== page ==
Surgical Procedures of TORS-Assisted OSA Surgery

All procedures were performed by the corresponding author (H-C Lin) under general anesthesia. The techniques used were determined at the discretion of the treating sleep surgeon according to the findings on the severity of OSA disease with PSG and the condition of upper airway abnormality with the flexible fibroscopic examination and Propofol-induced sleep endoscopy. The surgical techniques are as our previous literature.19–21,23,28

Assessment for LUTS and OAB

The evaluation of LUTS and OAB was based on a validated self-administered questionnaire containing International Prostate Symptom Score (IPSS) and OAB symptom score (OABSS), respectively.29–33

The IPSS contains seven questions (score 0–5; a maximum total score of 35 points) concerning lower urinary symptoms related to benign prostatic hyperplasia, and one question (IPSS-8) related to the patient’s perceived quality of life (QoL) (score 0–6, indicating increasing severity of symptoms and low QoL). The patient experienced more severe symptoms will have higher score. Overactive Bladder Symptom Score (OABSS, score 0–15; mild OAB, 3–5; moderate OAB, 6–11; severe OAB, 12–15), which was based on a self-administered questionnaire relating to four areas: daytime frequency (Q1, 0–2), nighttime frequency/nocturia (Q2, 0–3), urgency (Q3, 0–5), and urgency incontinence (Q4, 0–5).31 In the present study, the patients with an OAB urgency score of ≥2 and sum score of ≥3 were considered to have OAB according to the severity classification proposed by Homma et al in 2006.31 All of results were evaluated at baseline and at least 3 months after the TORS-OSA surgery.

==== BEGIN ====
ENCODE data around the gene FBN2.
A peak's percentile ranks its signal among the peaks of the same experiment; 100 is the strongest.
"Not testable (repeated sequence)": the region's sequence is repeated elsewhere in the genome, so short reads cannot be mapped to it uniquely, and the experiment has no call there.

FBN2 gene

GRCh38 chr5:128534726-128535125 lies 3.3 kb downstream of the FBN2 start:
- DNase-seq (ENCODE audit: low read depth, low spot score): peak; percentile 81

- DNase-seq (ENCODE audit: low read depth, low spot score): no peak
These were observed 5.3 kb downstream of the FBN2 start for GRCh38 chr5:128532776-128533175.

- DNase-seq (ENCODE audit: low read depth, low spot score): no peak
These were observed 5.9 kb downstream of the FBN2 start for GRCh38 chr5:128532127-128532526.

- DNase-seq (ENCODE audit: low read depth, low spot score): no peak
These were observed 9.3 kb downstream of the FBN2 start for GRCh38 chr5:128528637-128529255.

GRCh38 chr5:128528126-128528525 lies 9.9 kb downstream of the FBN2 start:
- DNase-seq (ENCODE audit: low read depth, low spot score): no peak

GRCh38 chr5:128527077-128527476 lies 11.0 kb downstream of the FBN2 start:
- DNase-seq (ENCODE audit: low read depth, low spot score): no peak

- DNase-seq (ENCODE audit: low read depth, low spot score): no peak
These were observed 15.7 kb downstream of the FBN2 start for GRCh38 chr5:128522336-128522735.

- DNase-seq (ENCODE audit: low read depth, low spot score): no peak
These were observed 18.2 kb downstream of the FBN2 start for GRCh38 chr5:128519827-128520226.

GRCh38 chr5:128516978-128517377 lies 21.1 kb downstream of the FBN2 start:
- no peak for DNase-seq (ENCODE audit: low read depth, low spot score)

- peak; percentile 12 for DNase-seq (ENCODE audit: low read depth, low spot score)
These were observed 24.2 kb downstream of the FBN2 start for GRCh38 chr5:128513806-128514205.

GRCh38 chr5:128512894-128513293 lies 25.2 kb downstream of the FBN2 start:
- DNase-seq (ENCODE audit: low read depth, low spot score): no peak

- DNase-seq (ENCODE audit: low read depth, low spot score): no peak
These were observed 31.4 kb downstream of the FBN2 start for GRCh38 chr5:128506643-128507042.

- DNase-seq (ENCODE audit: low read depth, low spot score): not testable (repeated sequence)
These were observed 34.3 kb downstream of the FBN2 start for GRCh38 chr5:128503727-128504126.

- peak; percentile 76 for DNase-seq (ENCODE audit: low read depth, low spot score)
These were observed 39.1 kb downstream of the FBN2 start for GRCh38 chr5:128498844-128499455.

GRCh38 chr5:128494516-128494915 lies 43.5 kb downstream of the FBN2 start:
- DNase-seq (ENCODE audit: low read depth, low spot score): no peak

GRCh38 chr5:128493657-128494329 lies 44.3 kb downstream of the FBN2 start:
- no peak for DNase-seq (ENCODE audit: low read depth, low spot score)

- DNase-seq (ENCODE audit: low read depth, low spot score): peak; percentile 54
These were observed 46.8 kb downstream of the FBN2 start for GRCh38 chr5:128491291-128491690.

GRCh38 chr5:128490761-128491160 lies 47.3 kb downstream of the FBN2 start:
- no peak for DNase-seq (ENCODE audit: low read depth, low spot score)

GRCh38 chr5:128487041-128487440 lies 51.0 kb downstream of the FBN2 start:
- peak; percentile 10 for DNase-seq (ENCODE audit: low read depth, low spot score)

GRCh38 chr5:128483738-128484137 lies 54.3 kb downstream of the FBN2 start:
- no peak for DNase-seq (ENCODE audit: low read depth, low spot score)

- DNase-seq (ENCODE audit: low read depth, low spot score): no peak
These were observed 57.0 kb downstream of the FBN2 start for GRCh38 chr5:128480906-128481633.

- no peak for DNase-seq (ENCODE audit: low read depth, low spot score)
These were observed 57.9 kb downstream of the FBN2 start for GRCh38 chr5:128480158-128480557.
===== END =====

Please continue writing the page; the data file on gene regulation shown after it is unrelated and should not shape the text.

Outcome Measures

The follow-up schema included clinical examinations, full-night sleep study (PSG), and the questionnaire-based re-evaluation of OSA-related symptoms (Epworth Sleepiness Scale34 (ESS)) and Functional Outcomes of Sleep Questionnaire35 (FOSQ), LUTS, and OAB before and at least 12 weeks following TORS-assisted OSA Surgery.

Safety measurements were composed of adverse events (AEs), such as: postoperative acute airway compromise, wound bleeding, etc., and any other possible TORS-related AEs that occurred after surgery.

Statistical Analysis

The Kolmogorov-Smirnov test was used to confirm normal distribution. Quantitative variables were expressed with mean and standard deviation. While Wilcoxon signed-rank test was used to compare the changes of before and after TORS-OSA Surgery. McNemar test was used on paired nominal data. A p-value of less than 0.05 was considered statistically significant. All statistical analyses were performed using SPSS software (version 22.0, Chicago, IL, USA).


Patient Disposition